Thanks for everything you do to to support this RV Community especially during these trying times. And by the way Lynn, and I love your Wonder. Maggie says to tell Bo Happy Tails.

Hello, Mike and Jennifer. This is Anthony Williams from King George, Virginia. My plans are to stay mainly in my home State, Virginia. The rest of camping season. Just wanted to visit some state parks and visit a couple of family members, and that’s pretty much it. I’m not going too far outside the state and maybe into Maryland, which is only less than a half an hour away, but that’s with my plans and be safe. Thank you.

Hi, this is Angel. I’m calling from Northwest Ohio where I manage a campground for summer and I just like to put my two cents in.  Honestly, I am excited to be out camping. My campground is busier than ever. However, I would feel better If folks were really just sticking around a little more regionally.

I’m all for getting out enjoying the fresh air and saving the economy and tourist regions, but I wish people would think about how about a hundred miles or so from home, just do what you want to do but to a close by home, you can get home quicker. You’re impacting less.

Your circle is a little less. You can still get out enjoy the great outdoors, but this doesn’t feel like the time to be planning a big trip. If you do go out. I’d implore you to please wear your mask,  practice whatever behaviors need to do in the area that you’re at and respect the local community and understand why they’re doing what they’re doing. Our area is being saved this summer. I think my cottages and hotel rentals are way down Camping is record breaking.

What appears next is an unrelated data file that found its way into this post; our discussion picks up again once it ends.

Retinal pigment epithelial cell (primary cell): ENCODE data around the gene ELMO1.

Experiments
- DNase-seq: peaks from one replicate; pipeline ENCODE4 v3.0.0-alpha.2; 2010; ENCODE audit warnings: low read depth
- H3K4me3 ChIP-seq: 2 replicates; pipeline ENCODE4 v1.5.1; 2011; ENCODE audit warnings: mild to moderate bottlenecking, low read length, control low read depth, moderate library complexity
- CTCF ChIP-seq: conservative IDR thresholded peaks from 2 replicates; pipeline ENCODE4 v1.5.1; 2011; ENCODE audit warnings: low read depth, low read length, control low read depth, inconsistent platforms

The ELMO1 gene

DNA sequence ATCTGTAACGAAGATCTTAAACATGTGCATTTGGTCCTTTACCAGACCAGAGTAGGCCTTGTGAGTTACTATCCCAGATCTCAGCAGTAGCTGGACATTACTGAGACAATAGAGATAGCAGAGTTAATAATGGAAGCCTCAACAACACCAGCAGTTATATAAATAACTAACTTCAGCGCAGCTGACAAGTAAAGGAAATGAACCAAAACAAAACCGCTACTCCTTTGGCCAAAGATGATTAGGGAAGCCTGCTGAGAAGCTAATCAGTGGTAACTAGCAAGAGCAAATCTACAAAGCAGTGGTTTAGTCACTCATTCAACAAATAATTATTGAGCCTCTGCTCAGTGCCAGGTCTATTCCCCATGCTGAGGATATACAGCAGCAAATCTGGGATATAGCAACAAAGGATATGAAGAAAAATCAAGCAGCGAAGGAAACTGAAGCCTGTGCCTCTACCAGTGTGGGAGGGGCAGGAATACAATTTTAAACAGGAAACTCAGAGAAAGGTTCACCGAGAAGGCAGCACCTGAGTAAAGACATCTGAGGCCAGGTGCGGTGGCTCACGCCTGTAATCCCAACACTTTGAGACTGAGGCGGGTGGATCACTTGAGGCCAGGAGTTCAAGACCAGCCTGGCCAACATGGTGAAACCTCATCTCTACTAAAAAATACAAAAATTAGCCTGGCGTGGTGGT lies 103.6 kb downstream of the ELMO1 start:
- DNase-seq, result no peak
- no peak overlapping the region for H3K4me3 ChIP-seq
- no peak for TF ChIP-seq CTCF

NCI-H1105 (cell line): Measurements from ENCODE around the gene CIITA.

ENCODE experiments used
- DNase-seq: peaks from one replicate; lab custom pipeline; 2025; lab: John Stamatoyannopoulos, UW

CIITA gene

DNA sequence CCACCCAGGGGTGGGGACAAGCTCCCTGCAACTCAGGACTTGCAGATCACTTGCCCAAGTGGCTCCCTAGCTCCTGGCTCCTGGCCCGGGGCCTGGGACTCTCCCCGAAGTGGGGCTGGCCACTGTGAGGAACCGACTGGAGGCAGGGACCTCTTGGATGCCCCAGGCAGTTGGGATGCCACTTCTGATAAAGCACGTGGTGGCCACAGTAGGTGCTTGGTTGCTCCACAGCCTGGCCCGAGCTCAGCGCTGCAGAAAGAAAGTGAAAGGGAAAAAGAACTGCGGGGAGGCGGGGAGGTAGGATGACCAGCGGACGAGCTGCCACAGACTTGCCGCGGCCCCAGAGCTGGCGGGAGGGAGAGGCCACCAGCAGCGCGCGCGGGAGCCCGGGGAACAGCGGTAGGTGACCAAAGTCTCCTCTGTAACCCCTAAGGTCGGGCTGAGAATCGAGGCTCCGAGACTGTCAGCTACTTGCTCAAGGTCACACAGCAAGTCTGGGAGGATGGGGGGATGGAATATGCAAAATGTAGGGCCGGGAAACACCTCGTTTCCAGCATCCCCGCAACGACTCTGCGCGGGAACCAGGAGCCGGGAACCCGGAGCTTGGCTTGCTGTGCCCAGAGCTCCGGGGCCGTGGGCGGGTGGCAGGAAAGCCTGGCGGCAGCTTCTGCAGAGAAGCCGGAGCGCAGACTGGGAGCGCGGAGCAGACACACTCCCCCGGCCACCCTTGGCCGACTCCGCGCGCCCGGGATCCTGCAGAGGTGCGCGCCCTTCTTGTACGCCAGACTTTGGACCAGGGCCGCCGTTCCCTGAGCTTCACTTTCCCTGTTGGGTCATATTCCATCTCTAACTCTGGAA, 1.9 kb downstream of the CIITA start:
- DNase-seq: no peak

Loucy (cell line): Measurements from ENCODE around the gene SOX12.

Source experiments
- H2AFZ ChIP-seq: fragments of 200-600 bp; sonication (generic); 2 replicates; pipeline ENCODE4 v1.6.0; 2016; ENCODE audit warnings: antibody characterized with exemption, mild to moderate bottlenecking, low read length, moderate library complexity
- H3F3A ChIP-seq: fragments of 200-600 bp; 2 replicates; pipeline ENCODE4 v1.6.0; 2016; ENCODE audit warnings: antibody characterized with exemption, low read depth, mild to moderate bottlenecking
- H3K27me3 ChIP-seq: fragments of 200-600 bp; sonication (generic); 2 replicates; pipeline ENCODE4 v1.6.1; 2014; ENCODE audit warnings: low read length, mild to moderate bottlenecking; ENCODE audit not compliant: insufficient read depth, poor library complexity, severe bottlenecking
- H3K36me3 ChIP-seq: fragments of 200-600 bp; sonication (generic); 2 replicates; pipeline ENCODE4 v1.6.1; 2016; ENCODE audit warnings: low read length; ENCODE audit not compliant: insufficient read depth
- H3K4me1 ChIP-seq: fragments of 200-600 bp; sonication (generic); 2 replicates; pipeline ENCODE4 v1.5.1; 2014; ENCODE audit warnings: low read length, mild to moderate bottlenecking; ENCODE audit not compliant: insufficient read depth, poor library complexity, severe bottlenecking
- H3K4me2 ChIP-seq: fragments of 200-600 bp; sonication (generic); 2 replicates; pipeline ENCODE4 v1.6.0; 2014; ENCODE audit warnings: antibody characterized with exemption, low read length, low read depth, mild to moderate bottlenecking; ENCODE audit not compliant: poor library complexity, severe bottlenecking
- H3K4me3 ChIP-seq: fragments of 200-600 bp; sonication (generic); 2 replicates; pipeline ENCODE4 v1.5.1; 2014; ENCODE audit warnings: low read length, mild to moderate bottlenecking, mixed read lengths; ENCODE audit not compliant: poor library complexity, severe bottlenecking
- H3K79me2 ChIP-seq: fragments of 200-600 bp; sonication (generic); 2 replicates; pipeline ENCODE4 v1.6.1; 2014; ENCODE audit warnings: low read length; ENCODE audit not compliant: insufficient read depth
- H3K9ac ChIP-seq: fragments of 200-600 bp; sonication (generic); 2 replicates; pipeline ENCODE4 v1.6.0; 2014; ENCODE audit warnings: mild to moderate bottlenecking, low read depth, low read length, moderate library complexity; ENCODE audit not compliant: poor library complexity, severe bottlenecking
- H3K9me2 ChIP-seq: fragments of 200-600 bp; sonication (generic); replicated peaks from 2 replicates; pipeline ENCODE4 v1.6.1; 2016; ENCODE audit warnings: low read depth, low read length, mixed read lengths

So, I understand the economic need for it. I just realize that folks coming from long ways, and then turn around and leave and do nothing, but perhaps we have a little bit of money and the chance the risk a higher risk for COVID for all the folks left behind. Thanks so much. Looking forward to seeing you guys. Maybe next summer. Take care. Mike and Jen. See you soon. Bye.

Hi, this is Cathy calling from New Jersey. Our state was hit hard by COVID early on and now thankfully we are doing somewhat better. Personally, I’m staying close to home with my RV. Better to be safe than sorry. Also, just today our governor increased the list of states whose residents are being asked to quarantine. Should they visit the Garden State. So, there are now 31 states on that list. So, I would recommend staying home and try coming back to visit us again next year. Thank you.

Hi, my name is Brittany. I’m forty. I’m a high school science teacher. The pandemic has changed my RV travel plans in that we’d actually planned on going to Europe for the summer and we had several other vacations planned where they’re just small trips where we flew some place and did a specific activity… going to Hawaii, going to Washington DC,  and we end up canceling all of those.

The first one was to start on March 13th or 14th, and we’ve canceled four different trips now at this point so what we’ve been doing instead is doing long weekends in our RV at the local state parks in Florida.